Many of the aftermarket forged pistons use a 1/16-, 1/16-, and 3/16- inch ring configuration. The JE Pro seal rings are a popular choice and deliver far better performance than stock iron rings. The top ring is ductile iron. It has a barrel-faced design and features plasma-moly inlay on the face to reduce friction and provides excellent sealing. The reverse torsional second rings have a phosphate coating and a tapered face. You have the option of selecting low or standard-tension oil control ring.
Total Seal piston rings are ideal for racing-type W engines. The diamond finish minimizes friction and delivers exceptional cylinder pressures through ring sealing. These rings are used in about every major automotive racing series.
It’s essential to get the correct piston ring gap to maintain sealing pressure. A good way to check gap is to use a torque plate much like when boring or honing the cylinders. That way, the bore is correct as it would be under a torque load of the head. Insert the ring about 1 inch into the cylinder, using a pis- ton to align the ring square to the bore. Use a feeler gauge to check the gap to the manufacturer’s specs. If required, the ring gap can be increased by filing the ends of the ring. For most carbureted, stock, or light-performance builds, the top ring end gap should calculate to .004 inch per inch of bore diameter. This may vary with the horsepower of the engine. The build uses the same end gap for the second ring as the top ring. For most oil rings, the recommended ring end gap is usu- ally .015 inch.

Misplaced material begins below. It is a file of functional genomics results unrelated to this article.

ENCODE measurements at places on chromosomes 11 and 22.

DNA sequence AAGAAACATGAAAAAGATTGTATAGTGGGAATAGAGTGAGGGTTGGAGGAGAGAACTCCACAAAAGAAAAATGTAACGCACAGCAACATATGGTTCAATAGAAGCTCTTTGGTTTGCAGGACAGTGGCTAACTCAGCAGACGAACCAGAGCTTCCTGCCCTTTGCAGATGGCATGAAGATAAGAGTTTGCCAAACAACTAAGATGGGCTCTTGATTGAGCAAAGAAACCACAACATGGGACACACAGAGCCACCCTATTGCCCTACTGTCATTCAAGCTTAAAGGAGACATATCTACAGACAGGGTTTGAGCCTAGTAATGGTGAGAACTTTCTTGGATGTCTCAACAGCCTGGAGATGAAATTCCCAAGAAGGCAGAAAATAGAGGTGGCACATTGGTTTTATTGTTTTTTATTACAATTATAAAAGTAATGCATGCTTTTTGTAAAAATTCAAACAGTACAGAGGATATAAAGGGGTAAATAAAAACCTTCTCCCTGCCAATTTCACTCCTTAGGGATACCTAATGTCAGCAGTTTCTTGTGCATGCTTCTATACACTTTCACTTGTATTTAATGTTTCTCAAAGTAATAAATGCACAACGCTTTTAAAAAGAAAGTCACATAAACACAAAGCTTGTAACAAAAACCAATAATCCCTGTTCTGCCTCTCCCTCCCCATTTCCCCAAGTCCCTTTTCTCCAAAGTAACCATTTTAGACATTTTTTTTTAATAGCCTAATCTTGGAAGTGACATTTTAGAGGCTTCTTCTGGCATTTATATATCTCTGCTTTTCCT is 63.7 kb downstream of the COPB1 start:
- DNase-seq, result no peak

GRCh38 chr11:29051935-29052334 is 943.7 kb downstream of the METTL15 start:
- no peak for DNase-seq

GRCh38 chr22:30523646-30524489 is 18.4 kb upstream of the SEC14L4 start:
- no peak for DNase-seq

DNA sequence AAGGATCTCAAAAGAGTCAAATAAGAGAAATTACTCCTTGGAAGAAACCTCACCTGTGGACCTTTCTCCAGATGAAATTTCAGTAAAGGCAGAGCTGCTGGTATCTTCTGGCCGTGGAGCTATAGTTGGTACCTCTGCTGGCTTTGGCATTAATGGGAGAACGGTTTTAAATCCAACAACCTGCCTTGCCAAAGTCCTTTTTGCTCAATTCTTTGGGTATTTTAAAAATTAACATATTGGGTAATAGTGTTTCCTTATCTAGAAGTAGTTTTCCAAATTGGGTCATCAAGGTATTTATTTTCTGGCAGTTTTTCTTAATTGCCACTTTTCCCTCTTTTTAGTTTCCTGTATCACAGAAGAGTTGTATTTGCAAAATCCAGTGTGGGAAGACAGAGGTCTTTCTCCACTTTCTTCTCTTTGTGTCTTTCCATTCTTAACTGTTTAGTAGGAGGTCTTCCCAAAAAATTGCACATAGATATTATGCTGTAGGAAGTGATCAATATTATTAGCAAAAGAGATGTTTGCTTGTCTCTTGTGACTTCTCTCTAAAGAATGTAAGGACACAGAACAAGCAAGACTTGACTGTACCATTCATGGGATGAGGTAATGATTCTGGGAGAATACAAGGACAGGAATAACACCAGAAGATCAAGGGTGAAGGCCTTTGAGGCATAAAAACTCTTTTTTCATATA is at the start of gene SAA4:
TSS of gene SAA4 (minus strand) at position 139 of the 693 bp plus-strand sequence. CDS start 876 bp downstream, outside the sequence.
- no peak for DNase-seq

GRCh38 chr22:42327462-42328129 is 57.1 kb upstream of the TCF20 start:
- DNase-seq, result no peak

Generally, the more built up an engine is, the more gap it needs. One example is the difference between a street/strip engine and one equipped with a blower for racing. That difference would be .0020 inch. Installing rings is important enough to have its own tool. A ring expander should be used to fit the rings onto a piston to reduce the chance of bending or twisting the ring.
Aftermarket Piston Options
Chevrolet built the 348 and 409 W engines using cast-aluminum pistons. As mentioned, these were relatively heavy pistons to accommodate the unconventional combustion chamber design, and today’s forged pistons are far stronger than the OEM cast pistons. The heavy OEM pistons carried more mass, so if RPM exceed 6,200, the valvetrain couldn’t cope with it and the valves would float. Often, the valvetrain couldn’t tolerate the additional revs and failure was common. There- fore, stock cast pistons are not the best option even when rebuilding a stock engine.